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NCJRS Abstract

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NCJ Number: 199909 Find in a Library
Title: Child Custody Evaluations and Domestic Violence: Case Comparisons
Journal: Violence and Victims  Volume:17  Issue:6  Dated:December 2002  Pages:719-742
Author(s): T. K. Logan; Robert Walker; Carol E. Jordan; Leah S. Horvath
Date Published: December 2002
Page Count: 24
Type: Report (Study/Research)
Format: Article
Language: English
Country: United States of America
Annotation: This article discusses characteristics of disputed custody cases and examines custody evaluation reports for differences between domestic violence and non-domestic violence cases.
Abstract: The purpose of this study were to examine court records for differences in cases classified as involving domestic violence and those not involving domestic violence; examine custody evaluation reports process and content for differences in domestic violence and non-domestic violence classified cases; and examine custody evaluation report recommendations and final case resolution for differences in cases classified with and without domestic violence. The study consisted of a content analysis in one jurisdiction in Kentucky. Each record was analyzed using a standard protocol created by the researchers and based on initial analysis of test cases. Results show that although there were some differences in the information contained in court records between the two groups, there were very minor differences in custody evaluations. With regard to court record differences, those cases classified into the domestic violence group were significantly more likely to mention child abuse and substance use in the court record than those cases not classified into the domestic violence group. Domestic violence cases were more likely to involve younger children and to have had marital debts than the non-domestic violence group cases. Although there were few significant differences with regard to post-decree activity for the two groups, the domestic violence cases were significantly more likely to have returned to court for child support issues than the non-domestic violence cases. Divorce or custody dispute cases that included custody evaluation appeared much more contentious than cases without custody evaluations. The findings suggest that evaluators do not appear to investigate the nature or extent of domestic violence, and do not explore domestic violence as a way of attending to the child’s safety interests. 3 figures, 5 tables, 79 references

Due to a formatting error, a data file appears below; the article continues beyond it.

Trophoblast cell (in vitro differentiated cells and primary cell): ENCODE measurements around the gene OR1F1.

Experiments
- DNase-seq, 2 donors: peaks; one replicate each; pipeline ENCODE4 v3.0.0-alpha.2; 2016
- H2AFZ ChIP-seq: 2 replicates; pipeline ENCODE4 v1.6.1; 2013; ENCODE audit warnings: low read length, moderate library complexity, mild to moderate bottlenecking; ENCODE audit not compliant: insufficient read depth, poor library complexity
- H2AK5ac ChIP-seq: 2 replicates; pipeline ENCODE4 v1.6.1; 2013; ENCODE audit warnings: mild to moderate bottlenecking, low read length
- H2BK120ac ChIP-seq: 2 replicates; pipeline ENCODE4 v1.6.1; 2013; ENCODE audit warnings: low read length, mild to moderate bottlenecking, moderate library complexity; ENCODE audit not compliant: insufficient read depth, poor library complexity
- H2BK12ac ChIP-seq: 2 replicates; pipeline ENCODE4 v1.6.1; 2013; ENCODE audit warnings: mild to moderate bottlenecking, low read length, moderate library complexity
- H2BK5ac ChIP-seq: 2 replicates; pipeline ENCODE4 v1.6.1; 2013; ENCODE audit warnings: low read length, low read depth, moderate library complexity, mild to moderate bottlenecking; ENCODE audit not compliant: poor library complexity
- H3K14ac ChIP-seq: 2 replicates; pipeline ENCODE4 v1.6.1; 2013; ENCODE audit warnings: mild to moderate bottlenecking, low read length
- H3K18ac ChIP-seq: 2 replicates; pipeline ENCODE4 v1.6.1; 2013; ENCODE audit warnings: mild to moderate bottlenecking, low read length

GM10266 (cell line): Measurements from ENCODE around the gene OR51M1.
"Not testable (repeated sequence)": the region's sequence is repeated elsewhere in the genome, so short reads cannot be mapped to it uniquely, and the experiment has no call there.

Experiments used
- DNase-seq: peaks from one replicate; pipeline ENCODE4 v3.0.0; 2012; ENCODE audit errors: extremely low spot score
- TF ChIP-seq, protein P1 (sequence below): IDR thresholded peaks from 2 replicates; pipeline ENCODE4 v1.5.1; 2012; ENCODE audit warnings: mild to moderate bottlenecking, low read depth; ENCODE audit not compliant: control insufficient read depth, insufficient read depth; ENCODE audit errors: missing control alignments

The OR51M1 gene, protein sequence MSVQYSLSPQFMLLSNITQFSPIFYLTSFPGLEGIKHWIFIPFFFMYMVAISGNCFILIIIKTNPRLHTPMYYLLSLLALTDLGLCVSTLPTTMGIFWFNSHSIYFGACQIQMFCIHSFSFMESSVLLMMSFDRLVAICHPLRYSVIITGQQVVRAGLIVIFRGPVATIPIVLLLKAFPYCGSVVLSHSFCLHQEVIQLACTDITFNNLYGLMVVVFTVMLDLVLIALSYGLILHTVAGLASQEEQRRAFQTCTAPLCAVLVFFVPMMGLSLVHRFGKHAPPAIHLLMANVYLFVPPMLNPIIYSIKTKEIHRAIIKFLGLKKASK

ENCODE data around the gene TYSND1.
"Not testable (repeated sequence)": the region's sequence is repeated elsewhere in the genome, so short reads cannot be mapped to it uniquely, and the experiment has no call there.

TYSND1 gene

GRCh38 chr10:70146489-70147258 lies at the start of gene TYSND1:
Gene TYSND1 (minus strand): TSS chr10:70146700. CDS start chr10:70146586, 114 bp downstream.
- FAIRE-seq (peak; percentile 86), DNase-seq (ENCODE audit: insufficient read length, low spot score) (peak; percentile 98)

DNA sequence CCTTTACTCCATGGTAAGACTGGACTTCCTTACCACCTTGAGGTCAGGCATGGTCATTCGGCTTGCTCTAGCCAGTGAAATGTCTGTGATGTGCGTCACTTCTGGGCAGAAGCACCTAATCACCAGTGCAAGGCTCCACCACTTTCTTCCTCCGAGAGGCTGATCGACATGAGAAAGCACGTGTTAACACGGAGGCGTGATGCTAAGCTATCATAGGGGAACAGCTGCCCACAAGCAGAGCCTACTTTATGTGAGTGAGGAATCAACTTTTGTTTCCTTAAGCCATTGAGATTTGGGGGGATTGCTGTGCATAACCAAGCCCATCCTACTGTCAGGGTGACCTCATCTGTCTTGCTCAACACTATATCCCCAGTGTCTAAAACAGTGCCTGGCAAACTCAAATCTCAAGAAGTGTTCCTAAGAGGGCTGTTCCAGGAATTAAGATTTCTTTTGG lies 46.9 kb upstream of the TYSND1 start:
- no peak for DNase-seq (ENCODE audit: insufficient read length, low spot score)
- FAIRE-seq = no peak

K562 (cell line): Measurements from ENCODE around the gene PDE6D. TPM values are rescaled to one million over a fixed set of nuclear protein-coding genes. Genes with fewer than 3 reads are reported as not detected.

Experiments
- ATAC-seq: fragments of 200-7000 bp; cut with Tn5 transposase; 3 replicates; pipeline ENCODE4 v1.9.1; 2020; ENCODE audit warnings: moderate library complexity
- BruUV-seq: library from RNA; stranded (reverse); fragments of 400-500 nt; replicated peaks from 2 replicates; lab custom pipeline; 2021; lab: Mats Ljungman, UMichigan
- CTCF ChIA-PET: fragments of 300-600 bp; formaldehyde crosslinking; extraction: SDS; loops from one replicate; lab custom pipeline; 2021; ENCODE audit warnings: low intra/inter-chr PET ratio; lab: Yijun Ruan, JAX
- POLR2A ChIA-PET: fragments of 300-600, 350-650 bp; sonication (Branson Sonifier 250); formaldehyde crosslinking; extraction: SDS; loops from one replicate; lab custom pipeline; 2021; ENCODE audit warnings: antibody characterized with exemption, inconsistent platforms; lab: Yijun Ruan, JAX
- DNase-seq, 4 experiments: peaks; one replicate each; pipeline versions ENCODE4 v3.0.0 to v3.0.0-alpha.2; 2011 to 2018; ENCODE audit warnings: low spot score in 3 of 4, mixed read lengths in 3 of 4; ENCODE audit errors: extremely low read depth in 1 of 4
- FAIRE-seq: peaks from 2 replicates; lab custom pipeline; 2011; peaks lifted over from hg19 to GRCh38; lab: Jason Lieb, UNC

Main Term(s): Child custody; Domestic assault
Index Term(s): Abusing spouses; Child welfare; Divorce mediation; Domestic relations; Family courts; Parental rights; Rights of minors
To cite this abstract, use the following link:
http://www.ncjrs.gov/App/publications/abstract.aspx?ID=199909

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